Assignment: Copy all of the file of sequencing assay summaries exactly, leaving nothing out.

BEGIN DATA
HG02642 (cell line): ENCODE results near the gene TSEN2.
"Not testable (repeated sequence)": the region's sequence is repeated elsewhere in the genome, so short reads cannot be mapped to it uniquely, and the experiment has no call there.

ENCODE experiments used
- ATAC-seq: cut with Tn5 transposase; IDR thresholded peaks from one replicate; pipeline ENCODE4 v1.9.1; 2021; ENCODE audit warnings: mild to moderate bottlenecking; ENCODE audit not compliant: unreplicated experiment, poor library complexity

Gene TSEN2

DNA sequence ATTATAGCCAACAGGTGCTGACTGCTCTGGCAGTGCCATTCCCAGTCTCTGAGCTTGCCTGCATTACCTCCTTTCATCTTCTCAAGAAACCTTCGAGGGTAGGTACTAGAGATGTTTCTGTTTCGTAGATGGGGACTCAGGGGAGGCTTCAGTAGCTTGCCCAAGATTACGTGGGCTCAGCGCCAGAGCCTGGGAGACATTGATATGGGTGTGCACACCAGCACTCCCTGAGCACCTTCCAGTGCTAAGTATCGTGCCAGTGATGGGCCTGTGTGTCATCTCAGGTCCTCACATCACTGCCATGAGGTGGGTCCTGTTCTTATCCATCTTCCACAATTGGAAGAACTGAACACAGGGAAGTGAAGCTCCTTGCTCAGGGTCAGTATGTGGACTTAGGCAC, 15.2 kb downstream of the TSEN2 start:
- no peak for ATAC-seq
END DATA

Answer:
HG02642 (cell line): ENCODE results near the gene TSEN2.
"Not testable (repeated sequence)": the region's sequence is repeated elsewhere in the genome, so short reads cannot be mapped to it uniquely, and the experiment has no call there.

ENCODE experiments used
- ATAC-seq: cut with Tn5 transposase; IDR thresholded peaks from one replicate; pipeline ENCODE4 v1.9.1; 2021; ENCODE audit warnings: mild to moderate bottlenecking; ENCODE audit not compliant: unreplicated experiment, poor library complexity

Gene TSEN2

DNA sequence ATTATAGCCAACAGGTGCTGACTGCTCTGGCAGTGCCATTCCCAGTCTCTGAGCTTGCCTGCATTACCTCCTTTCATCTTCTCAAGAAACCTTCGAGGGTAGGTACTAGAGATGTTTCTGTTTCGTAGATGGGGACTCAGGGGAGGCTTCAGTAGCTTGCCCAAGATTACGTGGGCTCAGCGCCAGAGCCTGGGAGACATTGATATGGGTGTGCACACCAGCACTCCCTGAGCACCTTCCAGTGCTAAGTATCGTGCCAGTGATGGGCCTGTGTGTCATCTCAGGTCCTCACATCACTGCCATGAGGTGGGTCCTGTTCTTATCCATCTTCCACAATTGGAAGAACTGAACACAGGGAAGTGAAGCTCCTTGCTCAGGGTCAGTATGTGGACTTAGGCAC, 15.2 kb downstream of the TSEN2 start:
- no peak for ATAC-seq